The iPhone 15 Pro's overheating problem probably just needs a software update to fix, but you might not like it

iPhone 15 Pro
(Image credit: Apple)

If you've used your brand new iPhone 15 Pro or iPhone 15 Pro Max since that September 22 release and thought that it got a little too toasty at times, you aren't alone. The good news is that it should be fixable via a software update, but that might not be the whole story.

With fingers already starting to point at the new A17 Pro chip that now powers Apple's best iPhones one analyst has sprung to its defense. They say that the A17 Pro and TSMC's 3nm fabrication process aren't to blame for overheating issues and that Apple will fix things by releasing a software update. The problem is what that software update might have to do.

If things go the way they very well could, Apple might have to limit the performance of your new iPhone 15 Pro or iPhone 15 Pro Max to keep it cool, and that's just bad news for all of us.

Lower performance = lower temperatures

This is all according to supply chain analyst Ming-Chi Kuo who posted on Medium that his supply chain checks indicate "that the iPhone 15 Pro series overheating issues are unrelated to TSMC’s advanced 3nm node." He goes on to say that the "primary cause is more likely the compromises made in the thermal system design to achieve a lighter weight."

Those compromises are thought to be a reduced heat dissipation area as well as the use of a titanium frame which impacts thermal efficiency. That's all to say that Apple's new A17 Pro is nice and fast, but the heat it generates can't be removed quickly enough because of Apple's design choices.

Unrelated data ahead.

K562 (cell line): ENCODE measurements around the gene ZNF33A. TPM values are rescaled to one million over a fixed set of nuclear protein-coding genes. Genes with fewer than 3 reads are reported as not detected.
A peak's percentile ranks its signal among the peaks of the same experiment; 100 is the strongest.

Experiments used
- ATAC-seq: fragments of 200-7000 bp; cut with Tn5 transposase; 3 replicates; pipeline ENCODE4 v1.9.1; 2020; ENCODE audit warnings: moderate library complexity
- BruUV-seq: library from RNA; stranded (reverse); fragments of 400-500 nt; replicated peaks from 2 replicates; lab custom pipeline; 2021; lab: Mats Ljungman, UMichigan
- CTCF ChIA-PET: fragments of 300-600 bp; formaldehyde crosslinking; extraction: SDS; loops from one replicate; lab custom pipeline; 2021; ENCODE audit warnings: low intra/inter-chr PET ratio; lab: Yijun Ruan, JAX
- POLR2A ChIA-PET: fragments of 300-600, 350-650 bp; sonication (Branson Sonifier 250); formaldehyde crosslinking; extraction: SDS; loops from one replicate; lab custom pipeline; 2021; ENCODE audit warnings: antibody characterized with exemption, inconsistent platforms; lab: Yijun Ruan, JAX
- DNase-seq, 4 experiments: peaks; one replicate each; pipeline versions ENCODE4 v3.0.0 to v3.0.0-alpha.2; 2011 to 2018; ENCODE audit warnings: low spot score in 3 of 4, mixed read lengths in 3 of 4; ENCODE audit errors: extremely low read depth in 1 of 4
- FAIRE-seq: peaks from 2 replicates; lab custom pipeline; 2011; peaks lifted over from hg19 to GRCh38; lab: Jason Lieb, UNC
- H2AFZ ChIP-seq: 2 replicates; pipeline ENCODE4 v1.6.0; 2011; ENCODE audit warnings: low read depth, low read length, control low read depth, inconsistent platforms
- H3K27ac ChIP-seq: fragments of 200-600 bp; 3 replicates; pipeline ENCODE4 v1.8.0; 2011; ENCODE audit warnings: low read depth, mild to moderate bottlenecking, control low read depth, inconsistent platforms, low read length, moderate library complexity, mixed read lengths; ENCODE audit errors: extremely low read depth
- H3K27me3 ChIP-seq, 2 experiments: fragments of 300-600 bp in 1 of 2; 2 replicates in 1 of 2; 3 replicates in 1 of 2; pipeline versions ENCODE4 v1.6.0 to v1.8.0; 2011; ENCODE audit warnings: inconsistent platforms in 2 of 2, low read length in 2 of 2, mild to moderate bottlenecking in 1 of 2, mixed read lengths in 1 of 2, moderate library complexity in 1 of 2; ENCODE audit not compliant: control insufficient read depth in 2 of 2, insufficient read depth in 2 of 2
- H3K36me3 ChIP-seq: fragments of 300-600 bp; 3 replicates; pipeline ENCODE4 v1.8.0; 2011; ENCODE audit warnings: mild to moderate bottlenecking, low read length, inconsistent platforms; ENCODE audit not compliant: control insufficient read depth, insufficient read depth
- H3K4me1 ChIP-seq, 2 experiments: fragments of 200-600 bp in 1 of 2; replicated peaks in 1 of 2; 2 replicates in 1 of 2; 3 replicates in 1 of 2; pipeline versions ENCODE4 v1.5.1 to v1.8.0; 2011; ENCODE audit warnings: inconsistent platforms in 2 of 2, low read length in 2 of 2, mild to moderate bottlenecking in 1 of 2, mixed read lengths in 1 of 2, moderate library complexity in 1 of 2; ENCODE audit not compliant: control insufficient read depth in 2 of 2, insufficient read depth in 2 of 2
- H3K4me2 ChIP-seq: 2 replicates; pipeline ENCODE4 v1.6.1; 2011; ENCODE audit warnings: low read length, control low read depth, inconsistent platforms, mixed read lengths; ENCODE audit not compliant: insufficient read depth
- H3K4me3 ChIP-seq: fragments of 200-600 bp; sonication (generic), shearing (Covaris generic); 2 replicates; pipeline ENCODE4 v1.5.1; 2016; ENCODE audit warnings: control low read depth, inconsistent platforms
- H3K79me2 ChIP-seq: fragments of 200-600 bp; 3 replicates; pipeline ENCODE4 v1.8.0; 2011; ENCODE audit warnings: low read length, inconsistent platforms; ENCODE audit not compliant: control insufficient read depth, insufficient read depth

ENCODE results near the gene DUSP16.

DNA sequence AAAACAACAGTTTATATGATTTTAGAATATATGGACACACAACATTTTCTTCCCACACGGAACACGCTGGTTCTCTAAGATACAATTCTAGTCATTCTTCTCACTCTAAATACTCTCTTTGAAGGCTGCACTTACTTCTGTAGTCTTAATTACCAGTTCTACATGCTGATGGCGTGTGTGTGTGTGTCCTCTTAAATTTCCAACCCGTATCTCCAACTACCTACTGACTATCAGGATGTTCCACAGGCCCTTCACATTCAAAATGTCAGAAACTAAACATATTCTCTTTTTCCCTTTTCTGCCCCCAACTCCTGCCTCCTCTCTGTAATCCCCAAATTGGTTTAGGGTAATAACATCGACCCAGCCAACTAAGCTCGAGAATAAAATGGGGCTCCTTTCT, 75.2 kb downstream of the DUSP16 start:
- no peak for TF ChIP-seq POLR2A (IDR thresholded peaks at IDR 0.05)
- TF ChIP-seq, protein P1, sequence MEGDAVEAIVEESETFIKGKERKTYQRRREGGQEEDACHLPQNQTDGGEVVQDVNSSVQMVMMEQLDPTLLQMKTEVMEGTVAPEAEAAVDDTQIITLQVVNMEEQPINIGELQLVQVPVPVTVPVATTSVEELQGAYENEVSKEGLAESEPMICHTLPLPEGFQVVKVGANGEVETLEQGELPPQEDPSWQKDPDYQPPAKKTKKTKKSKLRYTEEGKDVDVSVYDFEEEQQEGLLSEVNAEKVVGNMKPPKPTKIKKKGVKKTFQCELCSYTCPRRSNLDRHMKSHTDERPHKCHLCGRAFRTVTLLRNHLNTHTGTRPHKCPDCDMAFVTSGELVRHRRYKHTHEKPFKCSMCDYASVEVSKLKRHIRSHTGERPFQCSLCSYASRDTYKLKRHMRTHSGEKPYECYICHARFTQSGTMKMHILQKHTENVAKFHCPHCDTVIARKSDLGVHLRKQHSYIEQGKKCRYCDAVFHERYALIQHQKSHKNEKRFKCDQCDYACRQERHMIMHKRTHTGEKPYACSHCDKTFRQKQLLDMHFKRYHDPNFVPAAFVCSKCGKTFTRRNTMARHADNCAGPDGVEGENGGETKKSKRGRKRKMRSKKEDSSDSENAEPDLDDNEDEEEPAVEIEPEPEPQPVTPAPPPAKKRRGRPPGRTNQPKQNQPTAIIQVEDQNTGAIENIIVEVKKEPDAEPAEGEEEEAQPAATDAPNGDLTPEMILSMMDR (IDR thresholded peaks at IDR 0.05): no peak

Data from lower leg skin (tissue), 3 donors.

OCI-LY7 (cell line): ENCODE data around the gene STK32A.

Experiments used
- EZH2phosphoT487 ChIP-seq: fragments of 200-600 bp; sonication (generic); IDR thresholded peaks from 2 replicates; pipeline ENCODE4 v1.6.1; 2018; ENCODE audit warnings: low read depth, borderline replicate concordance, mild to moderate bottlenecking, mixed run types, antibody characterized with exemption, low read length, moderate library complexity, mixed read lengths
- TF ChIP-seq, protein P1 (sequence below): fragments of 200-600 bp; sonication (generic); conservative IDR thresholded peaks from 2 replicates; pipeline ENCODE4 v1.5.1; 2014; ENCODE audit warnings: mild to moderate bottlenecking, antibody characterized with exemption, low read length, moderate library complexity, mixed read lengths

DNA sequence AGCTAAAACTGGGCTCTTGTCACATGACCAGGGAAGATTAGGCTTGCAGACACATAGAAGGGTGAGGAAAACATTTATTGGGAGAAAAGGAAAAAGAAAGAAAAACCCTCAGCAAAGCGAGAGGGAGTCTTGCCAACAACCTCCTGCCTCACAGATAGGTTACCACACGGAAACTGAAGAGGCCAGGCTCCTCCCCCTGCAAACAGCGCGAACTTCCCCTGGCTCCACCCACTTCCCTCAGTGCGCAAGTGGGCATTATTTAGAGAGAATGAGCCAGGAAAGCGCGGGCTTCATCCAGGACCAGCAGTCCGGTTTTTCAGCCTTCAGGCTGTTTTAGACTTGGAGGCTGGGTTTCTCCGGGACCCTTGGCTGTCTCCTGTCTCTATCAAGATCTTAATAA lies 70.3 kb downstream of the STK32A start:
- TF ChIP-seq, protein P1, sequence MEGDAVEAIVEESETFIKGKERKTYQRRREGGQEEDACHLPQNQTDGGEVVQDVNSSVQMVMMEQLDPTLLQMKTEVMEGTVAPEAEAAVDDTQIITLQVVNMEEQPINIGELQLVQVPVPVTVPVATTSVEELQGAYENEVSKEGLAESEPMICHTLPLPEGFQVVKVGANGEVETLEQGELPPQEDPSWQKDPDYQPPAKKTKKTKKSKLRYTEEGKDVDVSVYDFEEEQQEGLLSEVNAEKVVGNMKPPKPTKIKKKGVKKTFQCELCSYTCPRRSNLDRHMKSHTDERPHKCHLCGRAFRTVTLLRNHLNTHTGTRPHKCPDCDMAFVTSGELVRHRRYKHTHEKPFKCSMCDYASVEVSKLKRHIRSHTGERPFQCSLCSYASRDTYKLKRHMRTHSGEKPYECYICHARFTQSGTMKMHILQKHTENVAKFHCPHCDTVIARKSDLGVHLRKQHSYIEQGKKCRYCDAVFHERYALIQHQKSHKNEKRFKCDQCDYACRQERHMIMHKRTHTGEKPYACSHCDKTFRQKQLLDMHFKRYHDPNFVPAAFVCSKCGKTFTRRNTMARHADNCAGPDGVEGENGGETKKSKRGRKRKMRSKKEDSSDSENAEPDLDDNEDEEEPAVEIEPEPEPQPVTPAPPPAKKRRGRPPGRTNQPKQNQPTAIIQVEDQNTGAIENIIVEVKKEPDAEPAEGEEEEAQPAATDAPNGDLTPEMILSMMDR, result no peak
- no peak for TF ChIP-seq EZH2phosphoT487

Shades of the 2013 Mac Pro's infamous "thermal corner," to be sure.

The good news is that this can all likely be fixed in software, but Kuo has a warning, adding that "improvements may be limited unless Apple lowers processor performance."

That's something Apple will not want to do, especially as it continues to laud the iPhone 15 Pro's gaming capabilities and so-called console-quality titles. In reality, the  A17 Pro might not feel much slower in use, but we can perhaps expect Apple to choose to throttle the chip sooner than it currently does, impacting performance over longer periods of time — like when playing a game, for example.

For now, all eyes will be on Apple to see what happens next. But it's worth noting that two iMore writers have iPhone 15 Pro Maxes and haven't had any issues with overheating whatsoever. Anecdotal? Sure, but a huge and widespread issue this temperature situation might not be just yet.

Oliver Haslam

Oliver Haslam has written about Apple and the wider technology business for more than a decade with bylines on How-To Geek, PC Mag, iDownloadBlog, and many more. He has also been published in print for Macworld, including cover stories. At iMore, Oliver is involved in daily news coverage and, not being short of opinions, has been known to 'explain' those thoughts in more detail, too. Having grown up using PCs and spending far too much money on graphics card and flashy RAM, Oliver switched to the Mac with a G5 iMac and hasn't looked back. Since then he's seen the growth of the smartphone world, backed by iPhone, and new product categories come and go. Current expertise includes iOS, macOS, streaming services, and pretty much anything that has a battery or plugs into a wall. Oliver also covers mobile gaming for iMore, with Apple Arcade a particular focus. He's been gaming since the Atari 2600 days and still struggles to comprehend the fact he can play console quality titles on his pocket computer.

  • aergern
    My 15 Pro Max was warm(er) than normal only when streaming videos in Instagram, other than that it wasn't horrible. This condition resolved itself after about 24hrs, which is probably when the indexing and other background ops were finished. It never got hot when charging via USB-C cable or really any other time than streaming videos. It's now about the same temp as my 13 Pro.
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